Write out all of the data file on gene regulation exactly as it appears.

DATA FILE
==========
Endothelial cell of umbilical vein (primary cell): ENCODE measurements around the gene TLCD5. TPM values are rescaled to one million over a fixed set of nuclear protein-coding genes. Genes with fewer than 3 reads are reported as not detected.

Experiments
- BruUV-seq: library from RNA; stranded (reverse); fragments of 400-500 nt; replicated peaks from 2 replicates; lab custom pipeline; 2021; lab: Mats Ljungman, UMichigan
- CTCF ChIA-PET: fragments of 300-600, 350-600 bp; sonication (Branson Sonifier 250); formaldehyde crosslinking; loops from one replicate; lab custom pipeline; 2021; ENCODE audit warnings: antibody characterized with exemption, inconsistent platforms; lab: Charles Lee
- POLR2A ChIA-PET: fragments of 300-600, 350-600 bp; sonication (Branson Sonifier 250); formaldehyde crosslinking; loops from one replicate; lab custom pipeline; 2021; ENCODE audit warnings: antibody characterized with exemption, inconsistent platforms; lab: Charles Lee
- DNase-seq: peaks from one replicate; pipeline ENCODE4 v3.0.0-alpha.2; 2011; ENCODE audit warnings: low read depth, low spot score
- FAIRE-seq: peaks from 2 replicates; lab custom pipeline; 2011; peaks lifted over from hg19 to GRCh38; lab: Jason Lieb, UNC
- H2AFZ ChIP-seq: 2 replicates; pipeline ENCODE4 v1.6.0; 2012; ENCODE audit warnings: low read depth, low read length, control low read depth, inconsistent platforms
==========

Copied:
Endothelial cell of umbilical vein (primary cell): ENCODE measurements around the gene TLCD5. TPM values are rescaled to one million over a fixed set of nuclear protein-coding genes. Genes with fewer than 3 reads are reported as not detected.

Experiments
- BruUV-seq: library from RNA; stranded (reverse); fragments of 400-500 nt; replicated peaks from 2 replicates; lab custom pipeline; 2021; lab: Mats Ljungman, UMichigan
- CTCF ChIA-PET: fragments of 300-600, 350-600 bp; sonication (Branson Sonifier 250); formaldehyde crosslinking; loops from one replicate; lab custom pipeline; 2021; ENCODE audit warnings: antibody characterized with exemption, inconsistent platforms; lab: Charles Lee
- POLR2A ChIA-PET: fragments of 300-600, 350-600 bp; sonication (Branson Sonifier 250); formaldehyde crosslinking; loops from one replicate; lab custom pipeline; 2021; ENCODE audit warnings: antibody characterized with exemption, inconsistent platforms; lab: Charles Lee
- DNase-seq: peaks from one replicate; pipeline ENCODE4 v3.0.0-alpha.2; 2011; ENCODE audit warnings: low read depth, low spot score
- FAIRE-seq: peaks from 2 replicates; lab custom pipeline; 2011; peaks lifted over from hg19 to GRCh38; lab: Jason Lieb, UNC
- H2AFZ ChIP-seq: 2 replicates; pipeline ENCODE4 v1.6.0; 2012; ENCODE audit warnings: low read depth, low read length, control low read depth, inconsistent platforms